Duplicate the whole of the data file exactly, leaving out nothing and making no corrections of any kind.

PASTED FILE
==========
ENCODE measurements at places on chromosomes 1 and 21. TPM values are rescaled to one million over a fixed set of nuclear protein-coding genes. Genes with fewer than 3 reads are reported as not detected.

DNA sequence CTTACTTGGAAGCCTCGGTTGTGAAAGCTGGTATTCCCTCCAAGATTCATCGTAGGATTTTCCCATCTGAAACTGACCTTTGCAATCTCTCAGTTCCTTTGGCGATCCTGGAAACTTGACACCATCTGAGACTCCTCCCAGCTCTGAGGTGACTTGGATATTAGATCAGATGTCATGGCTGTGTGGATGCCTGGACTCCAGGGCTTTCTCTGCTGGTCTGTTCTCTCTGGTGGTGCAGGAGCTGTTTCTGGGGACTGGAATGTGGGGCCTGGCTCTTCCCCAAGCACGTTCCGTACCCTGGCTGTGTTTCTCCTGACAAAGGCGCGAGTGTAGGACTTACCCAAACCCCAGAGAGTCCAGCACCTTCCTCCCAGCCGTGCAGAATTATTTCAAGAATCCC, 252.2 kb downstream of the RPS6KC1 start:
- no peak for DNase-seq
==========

ENCODE measurements at places on chromosomes 1 and 21. TPM values are rescaled to one million over a fixed set of nuclear protein-coding genes. Genes with fewer than 3 reads are reported as not detected.

DNA sequence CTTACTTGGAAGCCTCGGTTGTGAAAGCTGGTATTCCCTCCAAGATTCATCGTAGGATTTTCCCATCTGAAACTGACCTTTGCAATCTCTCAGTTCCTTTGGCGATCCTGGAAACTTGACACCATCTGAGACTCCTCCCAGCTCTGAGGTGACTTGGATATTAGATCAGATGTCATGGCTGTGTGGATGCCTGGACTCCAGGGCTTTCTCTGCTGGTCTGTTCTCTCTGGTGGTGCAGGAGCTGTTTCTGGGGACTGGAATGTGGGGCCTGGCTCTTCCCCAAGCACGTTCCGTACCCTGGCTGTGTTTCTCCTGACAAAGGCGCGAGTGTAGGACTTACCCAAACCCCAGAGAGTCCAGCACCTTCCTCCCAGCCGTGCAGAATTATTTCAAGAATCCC, 252.2 kb downstream of the RPS6KC1 start:
- no peak for DNase-seq